As we continue into the final month of the season, the Phillies sit 3.5 games out of first place in the NL East. The Mets have actually played well against Philadelphia this year (8-5), and with two more series against them this season, the Mets have a chance to continue to give them fits in their pursuit of a postseason berth. Despite a Cy Young-caliber season from their top starter, Philadelphia has not been able to capitalize in a very winnable NL East. Sound familiar? In many parts of this stats preview, “Phillies” could be replaced by “Mets” and “Nola” could be replaced with “deGrom.”
Aaron’s Ascent: Speaking of those two aces, Jacob deGrom and Aaron Nola are second and third in pitcher WARP in the NL behind Max Scherzer, but a sizeable gap exists between the two (deGrom 6.68, Nola 5.76). Regardless, the two have been phenomenal for their respective teams, and, in most years, they would probably be clear cut Cy Young winners. Nola has not broken out in one particular area, but rather improved his stats and underlying peripherals in almost every category. His BB/9, HR/9, GB%, ERA, FIP, DRA and contact numbers all have seen marginal improvements over last year. The only somewhat concerning trend is his BABIP, which sits below the MLB average at .256, but even if that regresses, he should still be a well above average starter.
Phillies’ Failures at the Finish: As was mentioned above, the Phillies have struggled to capitalize in an NL East that may not have a 90-game winner. The Nationals have underperformed all season, but the current division-leading Braves have struggled as of late too, going just 8-12 in their last 20 games. The Phillies have wasted their opportunity to close the gap in the standings, though, as they have gone an even worse 7-13 over the same span. In their last 30, they have gone 12-18, and in the process, jeopardized their chances of playing in October. In fact, the Mets have the division’s best record over the last 30 games. More on that later.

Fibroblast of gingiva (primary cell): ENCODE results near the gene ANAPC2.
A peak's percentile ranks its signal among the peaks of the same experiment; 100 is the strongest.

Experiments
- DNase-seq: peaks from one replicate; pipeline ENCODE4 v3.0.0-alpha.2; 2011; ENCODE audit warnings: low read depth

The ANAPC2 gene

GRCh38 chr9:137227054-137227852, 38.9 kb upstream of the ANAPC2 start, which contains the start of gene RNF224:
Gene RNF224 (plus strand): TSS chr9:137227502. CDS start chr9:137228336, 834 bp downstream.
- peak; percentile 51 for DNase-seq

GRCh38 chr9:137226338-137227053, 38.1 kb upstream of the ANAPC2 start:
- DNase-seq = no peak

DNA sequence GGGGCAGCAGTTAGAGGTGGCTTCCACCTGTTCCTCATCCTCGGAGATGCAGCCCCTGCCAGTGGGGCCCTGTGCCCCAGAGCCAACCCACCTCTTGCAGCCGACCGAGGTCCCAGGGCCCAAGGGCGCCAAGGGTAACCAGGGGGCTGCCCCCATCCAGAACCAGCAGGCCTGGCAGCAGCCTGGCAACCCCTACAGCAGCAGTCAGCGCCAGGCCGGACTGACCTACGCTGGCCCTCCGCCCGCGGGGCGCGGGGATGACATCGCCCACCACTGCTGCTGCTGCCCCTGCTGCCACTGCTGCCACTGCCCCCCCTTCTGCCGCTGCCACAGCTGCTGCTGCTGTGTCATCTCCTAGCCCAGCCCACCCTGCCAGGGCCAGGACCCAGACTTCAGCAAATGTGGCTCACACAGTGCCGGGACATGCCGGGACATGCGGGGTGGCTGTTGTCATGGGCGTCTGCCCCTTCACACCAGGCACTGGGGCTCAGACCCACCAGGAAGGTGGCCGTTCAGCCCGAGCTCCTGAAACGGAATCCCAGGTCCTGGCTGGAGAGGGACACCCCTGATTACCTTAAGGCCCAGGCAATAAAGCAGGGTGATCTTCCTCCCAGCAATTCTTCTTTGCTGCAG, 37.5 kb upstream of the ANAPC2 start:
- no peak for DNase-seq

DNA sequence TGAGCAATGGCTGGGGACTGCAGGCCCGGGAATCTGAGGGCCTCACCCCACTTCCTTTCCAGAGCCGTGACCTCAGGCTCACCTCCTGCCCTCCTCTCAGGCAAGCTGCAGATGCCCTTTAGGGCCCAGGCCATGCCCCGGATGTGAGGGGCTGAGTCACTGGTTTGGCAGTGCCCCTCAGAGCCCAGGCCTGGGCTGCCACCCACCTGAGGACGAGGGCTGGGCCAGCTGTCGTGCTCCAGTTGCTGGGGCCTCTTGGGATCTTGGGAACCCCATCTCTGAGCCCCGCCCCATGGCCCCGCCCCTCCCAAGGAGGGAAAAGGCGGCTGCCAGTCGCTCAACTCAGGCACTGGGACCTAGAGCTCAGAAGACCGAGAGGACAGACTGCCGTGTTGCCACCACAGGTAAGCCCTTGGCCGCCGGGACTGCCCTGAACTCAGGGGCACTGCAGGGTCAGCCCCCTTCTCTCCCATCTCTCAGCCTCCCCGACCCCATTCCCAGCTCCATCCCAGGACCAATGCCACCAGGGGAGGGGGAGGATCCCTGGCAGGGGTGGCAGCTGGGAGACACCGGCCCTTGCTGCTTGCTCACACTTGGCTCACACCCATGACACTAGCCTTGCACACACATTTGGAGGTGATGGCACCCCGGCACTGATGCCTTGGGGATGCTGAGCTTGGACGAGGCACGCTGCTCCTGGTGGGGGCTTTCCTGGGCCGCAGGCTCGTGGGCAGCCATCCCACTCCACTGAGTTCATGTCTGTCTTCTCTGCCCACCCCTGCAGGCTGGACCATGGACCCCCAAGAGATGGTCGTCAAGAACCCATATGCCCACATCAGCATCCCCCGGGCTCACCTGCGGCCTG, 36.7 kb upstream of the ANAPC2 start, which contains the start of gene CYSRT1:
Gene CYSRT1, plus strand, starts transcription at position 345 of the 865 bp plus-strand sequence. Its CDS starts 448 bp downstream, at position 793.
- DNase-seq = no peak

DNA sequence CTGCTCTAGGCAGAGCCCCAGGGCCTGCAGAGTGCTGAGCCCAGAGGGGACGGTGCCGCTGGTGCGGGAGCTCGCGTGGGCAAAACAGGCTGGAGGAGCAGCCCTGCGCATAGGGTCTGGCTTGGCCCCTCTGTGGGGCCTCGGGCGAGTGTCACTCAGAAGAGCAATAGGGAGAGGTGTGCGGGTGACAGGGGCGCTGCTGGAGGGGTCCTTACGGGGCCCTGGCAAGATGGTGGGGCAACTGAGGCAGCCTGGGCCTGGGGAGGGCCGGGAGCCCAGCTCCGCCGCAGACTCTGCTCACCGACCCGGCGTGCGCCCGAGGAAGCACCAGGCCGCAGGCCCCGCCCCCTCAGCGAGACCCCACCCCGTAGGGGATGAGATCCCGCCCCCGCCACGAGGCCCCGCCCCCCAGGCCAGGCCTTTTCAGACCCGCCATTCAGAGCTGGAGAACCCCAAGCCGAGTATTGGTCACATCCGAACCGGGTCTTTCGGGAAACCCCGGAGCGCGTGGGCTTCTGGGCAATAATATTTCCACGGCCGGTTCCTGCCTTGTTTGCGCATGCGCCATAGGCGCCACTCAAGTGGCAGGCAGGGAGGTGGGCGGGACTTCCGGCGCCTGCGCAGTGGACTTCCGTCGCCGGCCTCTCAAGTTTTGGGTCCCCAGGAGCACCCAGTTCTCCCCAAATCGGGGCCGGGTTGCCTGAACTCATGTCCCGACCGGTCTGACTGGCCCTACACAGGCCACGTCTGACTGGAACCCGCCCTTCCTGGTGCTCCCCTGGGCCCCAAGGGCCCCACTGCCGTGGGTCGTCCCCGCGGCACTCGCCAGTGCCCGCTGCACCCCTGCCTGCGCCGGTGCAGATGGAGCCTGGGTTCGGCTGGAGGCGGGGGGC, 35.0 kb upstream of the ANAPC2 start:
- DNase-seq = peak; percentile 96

More Similarities: Despite their records, these two teams are more similar than they might seem. Philadelphia is 11th in VORP. The Mets are 12th. Philadelphia is fifth in DRA. The Mets are sixth. The’re both are also consistently rated as two of the worst at defense, and FRAA measures are no different. The Phillies have -8.4 FRAA, and the Mets have -20.7 FRAA, for 19th and 28th worst, but other defensive metrics have them both in the bottom five in the league. The rough similarities between the two squads and the Phillies’ record call to mind the potential the Mets had before the season. If there is a silver lining in this depressing comparison, perhaps it means the Mets’ chances next year are not as bad as we may think.
The Good: Three Philadelphia batters are in the top 15 in the majors in walk rate (Carlos Santana: 16.1%, Cesar Hernandez: 14.1% and Rhys Hoskins: 13.5%).
The Bad: Phillies batters have the third most strikeouts (1301). The Mets have 1194.
The Ugly: Phillies batters have the fewest hits in the majors (1107). The Mets have the fourth fewest with 1115.
Over their last 30 games, the Mets are an NL East best 18-12. In fact, since June 30, The Mets have gone 31-29. Since then, the Phillies and Braves have each gone 30-29, the Nationals have gone 27-33 and the Marlins have gone 23-34. Without the Mets’ terrible month of June, they would be four games behind the Braves for the NL East lead (three behind the Phillies and two behind the Nationals).
Photo credit: Eric Hartline – USA Today Sports